Take Me To Your Leader Writer

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...has written more leaders (newspaper editorials) than anyone alive or dead, an honour still to be recognised by the Guiness Book of Records or the Nobel judges. I have produced them for the Daily Mirror, Daily Mail, Sunday Mirror, Today, the Sunday People, the Evening Post (Hemel Hempstead), the Caithness Courier and the Student (Edinburgh). My creed is: Have opinions, Will travel.

Friday 25 February 2011

Don't motivate bankers, just sack them

The chief executive of RBS, Stephen Hester, stoutly defends the payment of bonuses to his senior managers in a strange - and offensive - way.
For a start, he thinks it perfectly acceptable to hand over £1 billion when the taxpayer-owned company lost £1 billion, so it would otherwise have broken even.
But what particularly irked me was his insistence that bonuses had to be paid because bankers need to be "well motivated".
Does he think teachers need to be well motivated? Or nurses? Or social workers? None of them get bonuses but we expect them to be completely devoted to their work. If they make an error or don't achieve good results, they are vilified.
What is so special about bankers? They were attacked for almost destroying the economy a couple of years ago but normally they get away with making appalling decisions, losing massive amounts of money, and ripping off customers and the country.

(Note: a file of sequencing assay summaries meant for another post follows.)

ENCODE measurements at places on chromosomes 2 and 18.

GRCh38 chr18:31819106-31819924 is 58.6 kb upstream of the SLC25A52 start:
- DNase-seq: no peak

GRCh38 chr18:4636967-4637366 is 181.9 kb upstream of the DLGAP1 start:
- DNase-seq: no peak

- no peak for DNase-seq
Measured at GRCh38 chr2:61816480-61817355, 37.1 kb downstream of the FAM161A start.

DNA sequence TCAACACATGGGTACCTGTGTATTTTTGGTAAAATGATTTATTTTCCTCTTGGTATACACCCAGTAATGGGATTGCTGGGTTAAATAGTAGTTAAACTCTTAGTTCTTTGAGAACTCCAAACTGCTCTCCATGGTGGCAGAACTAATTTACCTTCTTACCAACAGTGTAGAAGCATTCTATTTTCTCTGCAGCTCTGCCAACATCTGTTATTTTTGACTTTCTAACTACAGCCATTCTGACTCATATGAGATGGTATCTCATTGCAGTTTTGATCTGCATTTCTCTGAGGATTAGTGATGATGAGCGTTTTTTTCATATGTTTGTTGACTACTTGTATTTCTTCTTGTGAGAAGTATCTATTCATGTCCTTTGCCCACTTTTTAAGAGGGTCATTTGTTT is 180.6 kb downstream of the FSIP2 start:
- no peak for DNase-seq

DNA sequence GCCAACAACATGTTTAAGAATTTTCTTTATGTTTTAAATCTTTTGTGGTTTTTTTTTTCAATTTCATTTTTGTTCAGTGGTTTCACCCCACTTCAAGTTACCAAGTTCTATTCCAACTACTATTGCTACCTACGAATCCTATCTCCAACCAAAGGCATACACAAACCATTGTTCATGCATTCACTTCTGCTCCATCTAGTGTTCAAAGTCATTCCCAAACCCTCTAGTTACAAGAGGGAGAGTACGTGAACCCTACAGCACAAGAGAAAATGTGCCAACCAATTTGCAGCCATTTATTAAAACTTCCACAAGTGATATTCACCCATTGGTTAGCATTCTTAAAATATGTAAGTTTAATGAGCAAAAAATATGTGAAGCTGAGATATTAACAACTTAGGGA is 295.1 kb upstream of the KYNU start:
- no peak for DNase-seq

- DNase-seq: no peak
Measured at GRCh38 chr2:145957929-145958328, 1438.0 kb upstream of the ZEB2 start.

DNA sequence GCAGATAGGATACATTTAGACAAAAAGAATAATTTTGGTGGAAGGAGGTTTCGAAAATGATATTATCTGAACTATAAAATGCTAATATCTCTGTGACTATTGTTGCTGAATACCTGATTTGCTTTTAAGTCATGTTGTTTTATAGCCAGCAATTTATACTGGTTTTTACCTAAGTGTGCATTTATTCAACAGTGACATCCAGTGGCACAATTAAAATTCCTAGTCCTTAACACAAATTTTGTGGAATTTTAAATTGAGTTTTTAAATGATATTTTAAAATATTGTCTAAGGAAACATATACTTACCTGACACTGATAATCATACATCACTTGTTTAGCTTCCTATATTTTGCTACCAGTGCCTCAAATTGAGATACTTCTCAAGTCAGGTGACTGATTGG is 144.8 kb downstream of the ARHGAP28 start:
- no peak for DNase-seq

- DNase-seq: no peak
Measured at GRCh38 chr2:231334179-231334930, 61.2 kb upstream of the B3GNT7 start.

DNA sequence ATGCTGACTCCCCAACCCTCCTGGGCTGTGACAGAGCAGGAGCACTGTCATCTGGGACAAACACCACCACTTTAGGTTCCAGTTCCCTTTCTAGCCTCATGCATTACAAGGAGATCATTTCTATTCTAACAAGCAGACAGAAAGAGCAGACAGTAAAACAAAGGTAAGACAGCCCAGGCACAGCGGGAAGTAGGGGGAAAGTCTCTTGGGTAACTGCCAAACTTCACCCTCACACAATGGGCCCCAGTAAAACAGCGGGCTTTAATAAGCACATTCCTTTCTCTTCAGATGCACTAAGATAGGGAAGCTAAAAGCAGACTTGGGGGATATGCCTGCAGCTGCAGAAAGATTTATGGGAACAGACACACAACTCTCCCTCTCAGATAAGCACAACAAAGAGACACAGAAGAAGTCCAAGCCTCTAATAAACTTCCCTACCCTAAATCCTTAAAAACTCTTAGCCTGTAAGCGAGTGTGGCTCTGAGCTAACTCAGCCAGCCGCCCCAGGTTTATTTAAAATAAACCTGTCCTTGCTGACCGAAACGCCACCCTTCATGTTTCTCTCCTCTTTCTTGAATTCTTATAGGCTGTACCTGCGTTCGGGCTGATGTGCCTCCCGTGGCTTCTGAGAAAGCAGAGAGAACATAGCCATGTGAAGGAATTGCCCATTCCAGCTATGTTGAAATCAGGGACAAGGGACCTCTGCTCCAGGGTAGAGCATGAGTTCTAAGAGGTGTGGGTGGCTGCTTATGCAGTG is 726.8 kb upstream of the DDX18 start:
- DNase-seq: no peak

Hester also said that the recent cut in bonuses (compensated for by huge salary increases, remember) had led to thousands of RSB employees leaving the company which had in turn led to profits being reduced by a billion. Pull the other one.
I take the rather old-fashioned view that people ought to be committed to the work they do. Apart from anything else, why should anyone be paid at all if they don't do their job properly, whatever it is.
Why should bankers be different? Even without their bonuses, they are the most highly-paid people in the country. Do they really not care a fig for putting in any effort unless they are rewarded with unbelievable bonuses on top of their salaries?
Anyone who had that attitude should be fired, not given a fortune. That isn't how Stephen Hester (bonus £2million this year) sees it, though.

Wednesday 23 February 2011

An awful sense of deja vue

Woke up this morning, listening to the Today programme, and thought I had travelled back in time.